TIP TEN: GET IT HOT BEFORE YOU START
A warm tire is easier to mount than a cold one. Before you even consider mounting a new tire, try to get it warm. The easiest way is to put it in direct sunlight. On a cloudy day, you can put it under the hood of your car with the engine running.
TIP 11: STAND UP LIKE A MAN
Your rim needs to be free of dirt, tape and chemical residue. When changing a tire, it's best to get it up off the ground. Water buckets, bike stands, pickup truck beds or garbage cans make excellent tire changing stations.
TIP 12: LUBE IT UP
A slippery bead goes on smoother than a dry one. You can lubricate the bead with a wide variety of solutions. There are very good commercial tire lubes (like 1.7's Tire Mounting Lube), but a 50/50 mix of soap and water also works very well.
TIP 13: PREP THE RIM LOCK BEFORE IT'S TOO LATE
Check the rim lock before you put the tire on the rim. Mount the rim lock in the rim and snug it up. Once you have it tightened down, check it carefully to make sure it fits properly. Look for bare metal, exposed edges or a bad fit against the rim. If the rim lock doesn't fit evenly, get a new one.
TIP 14: EASE UP ON THE RIM LOCK
Don't over-tighten the rim lock. A rim lock is designed to trap the bead of the tire against the rim. It doesn't have to be super tight. It only needs to be snug.
TIP 15: PUT AIR IN BEFORE YOU PUT THE TUBE IN
Put air in the tube before inserting the tube into the tire. This takes the creases out of the tube. Only inflate the tube enough to give it a saggy shape. Putting air in the tube lessens the risk of pinching it with a tire iron (because the tube doesn't lay flat against the bead).
TIP 16: SMOOTH AS A BABY
Before you put the tube in the tire, sprinkle baby powder on the tube and inside the tire carcass. This minimizes chafing (just like on a baby).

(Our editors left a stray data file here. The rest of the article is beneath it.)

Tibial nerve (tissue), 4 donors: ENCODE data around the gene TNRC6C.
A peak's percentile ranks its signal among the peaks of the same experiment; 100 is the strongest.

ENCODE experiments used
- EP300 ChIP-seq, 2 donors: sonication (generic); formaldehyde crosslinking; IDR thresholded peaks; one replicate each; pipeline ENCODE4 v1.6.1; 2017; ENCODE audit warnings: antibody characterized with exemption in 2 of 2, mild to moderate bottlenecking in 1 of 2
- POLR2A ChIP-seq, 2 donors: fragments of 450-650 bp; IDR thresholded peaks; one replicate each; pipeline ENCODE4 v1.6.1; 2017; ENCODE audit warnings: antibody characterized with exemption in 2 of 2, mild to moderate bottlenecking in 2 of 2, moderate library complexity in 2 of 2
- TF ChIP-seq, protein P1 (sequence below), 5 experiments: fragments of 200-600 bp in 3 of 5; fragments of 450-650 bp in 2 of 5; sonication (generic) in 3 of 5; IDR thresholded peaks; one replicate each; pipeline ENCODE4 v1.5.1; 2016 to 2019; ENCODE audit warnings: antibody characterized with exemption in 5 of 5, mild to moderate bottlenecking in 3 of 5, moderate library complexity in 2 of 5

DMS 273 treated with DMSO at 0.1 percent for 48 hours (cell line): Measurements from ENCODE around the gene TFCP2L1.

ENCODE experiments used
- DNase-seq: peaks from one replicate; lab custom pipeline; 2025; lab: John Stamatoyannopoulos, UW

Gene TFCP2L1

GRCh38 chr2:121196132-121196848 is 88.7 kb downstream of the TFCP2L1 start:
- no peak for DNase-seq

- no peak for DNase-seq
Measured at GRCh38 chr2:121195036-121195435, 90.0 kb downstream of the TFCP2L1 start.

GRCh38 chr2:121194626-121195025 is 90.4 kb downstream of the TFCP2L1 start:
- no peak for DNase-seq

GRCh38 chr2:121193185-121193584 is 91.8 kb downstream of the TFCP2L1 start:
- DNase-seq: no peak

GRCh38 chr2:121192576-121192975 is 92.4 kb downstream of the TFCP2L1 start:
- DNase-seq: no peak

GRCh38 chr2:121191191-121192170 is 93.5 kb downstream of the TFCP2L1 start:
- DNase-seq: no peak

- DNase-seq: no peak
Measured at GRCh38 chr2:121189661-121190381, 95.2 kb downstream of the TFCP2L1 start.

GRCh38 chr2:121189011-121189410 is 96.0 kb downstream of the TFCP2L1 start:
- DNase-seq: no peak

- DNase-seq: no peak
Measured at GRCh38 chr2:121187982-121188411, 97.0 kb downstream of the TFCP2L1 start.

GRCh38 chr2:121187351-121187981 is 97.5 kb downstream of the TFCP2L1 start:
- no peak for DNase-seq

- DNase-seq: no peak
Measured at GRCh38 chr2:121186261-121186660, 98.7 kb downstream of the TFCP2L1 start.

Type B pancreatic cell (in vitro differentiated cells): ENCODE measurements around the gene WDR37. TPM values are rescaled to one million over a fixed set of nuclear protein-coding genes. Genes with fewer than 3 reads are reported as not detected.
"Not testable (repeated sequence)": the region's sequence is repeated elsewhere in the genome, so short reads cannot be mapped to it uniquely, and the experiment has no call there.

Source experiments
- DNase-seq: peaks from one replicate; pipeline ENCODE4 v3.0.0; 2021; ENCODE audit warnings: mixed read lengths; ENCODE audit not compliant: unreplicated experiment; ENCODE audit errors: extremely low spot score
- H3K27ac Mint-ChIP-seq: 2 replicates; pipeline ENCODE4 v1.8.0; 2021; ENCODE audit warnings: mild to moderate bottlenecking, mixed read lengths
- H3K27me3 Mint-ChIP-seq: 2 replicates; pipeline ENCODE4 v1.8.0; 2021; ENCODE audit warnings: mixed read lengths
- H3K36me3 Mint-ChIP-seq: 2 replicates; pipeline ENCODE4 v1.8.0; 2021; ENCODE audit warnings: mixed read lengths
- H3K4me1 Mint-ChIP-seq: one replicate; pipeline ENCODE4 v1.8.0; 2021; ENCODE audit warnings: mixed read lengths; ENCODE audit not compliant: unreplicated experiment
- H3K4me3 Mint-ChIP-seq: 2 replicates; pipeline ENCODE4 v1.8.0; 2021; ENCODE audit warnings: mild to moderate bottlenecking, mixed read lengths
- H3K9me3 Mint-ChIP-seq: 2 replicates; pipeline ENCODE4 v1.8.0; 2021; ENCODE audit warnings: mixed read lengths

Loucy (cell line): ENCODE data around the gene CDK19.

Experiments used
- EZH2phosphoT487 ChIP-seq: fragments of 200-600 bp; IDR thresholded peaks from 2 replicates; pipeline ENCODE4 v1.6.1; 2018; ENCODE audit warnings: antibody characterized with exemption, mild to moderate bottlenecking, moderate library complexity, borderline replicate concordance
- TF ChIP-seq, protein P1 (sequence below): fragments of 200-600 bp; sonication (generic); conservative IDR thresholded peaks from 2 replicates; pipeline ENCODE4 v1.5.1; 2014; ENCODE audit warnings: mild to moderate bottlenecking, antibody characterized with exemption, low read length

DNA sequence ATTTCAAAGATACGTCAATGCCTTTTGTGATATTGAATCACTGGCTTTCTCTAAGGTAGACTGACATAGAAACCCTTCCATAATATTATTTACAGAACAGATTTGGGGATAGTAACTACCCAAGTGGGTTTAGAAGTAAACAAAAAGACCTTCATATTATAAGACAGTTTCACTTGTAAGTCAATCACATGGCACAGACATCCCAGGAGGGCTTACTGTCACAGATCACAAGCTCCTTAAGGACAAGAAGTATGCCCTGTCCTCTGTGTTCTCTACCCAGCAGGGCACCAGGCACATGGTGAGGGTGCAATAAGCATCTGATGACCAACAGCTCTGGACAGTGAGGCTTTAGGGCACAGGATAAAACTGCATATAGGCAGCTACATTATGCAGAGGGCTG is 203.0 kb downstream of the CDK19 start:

TIP 17: WATCH IT CLOSELY AT FIRST
A new tire needs special attention. Place a mark on the tire directly in line with the valve stem. After your first ride, check to insure that the mark on the tire is still lined up with the valve stem. If it isn't, the tire has spun on the rim. Tighten the rim lock if you note any slippage. You should also check the tire pressure after your first ride. It could change as the tire and tube expand under pressure.
TIP 18: EXTEND THE LIFE OF YOUR TIRE
You can extend the life of your tires by 25 percent if you flip them over once they start to wear out. The knobs almost always wear out in the direction of rotation, while the trailing (braking) edge wears less. By turning the tire around, you can get a sharper edge without spending any money.
TIP 19: HACK AWAY AT THEM
Tire manufacturers don't recommend cutting knobs on used tires, but they are in the business of selling new tires. To tell the truth, sharpening up the edges of an old tire (with a razor blade or tire groover) doesn't turn an old tire into a new one and can cause the tire to wiggle because it narrows the knob and encourages knob flex, but it does give the tire a new edge (if only for a short time). It is best to groove the top of the knob to get new edges to grip with.
TIP 20: TIRE TIPS FOR CONCRETE
Don't do smoky burn-outs on concrete starting pads. It doesn't do squat. Just spin the tire a few times to make sure that it is clear of dirt and debris. Excessive spinning doesn't give you any advantage, but it does wear out your tire faster. You want clean rubber - not hot rubber.